Bulgaria's plan to have Poland rather than Russia provide maintenance for its MiG-29 fighters endangers the future of the country's air force, according to retired air force head General Miho Mihov.
Poland and Bulgaria signed a deal to renovate the planes in August, without the consultation of all members of its Defense Council, the consultative body of its Ministry of Defense. Mihov noted that because Poland does not have a license to service Bulgarian MiG-29 fighters, the repairs will void the agreement between Russia and Bulgaria on obligatory servicing of the planes.
"We informed the defense minister that Poland does not have a license to carry out repairs on the Bulgarian MiG-29s. The case has not been discussed at the Defense Council with the participation of all of its members," Mihov said in comments carried by Polish media.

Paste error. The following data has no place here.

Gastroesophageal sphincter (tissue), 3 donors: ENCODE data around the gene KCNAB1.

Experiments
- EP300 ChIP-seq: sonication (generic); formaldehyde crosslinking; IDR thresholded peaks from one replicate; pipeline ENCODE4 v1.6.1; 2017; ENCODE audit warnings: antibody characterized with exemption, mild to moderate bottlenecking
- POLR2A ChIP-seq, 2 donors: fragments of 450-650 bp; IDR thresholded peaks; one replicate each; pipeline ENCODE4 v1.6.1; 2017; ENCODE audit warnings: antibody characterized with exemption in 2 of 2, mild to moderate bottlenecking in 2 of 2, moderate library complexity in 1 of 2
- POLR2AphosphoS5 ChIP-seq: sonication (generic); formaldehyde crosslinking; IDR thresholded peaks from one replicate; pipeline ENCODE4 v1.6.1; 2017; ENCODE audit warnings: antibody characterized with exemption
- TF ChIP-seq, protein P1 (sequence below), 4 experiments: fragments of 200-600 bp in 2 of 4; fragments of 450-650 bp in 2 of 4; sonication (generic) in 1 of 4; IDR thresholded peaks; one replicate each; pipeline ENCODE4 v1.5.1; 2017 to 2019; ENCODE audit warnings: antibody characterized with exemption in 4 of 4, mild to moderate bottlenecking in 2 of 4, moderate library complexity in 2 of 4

Russia's Foreign Ministry commented saying that it questions just how independent Bulgaria's decision to close the airspace really was.
Russia's MiG Aircraft Corporation has sent letters to Bulgaria's government warning that the servicing agreement would be voided, the latest of which was published in Bulgaria's Standard newspaper.
Bulgaria has a total of 16 MiG-29 fighter jets, of which four are operational according to Poland's TVN24 television. Other than the Russian-made MiG-29 aircraft, Bulgaria also has three aging, Soviet-made MiG-21s.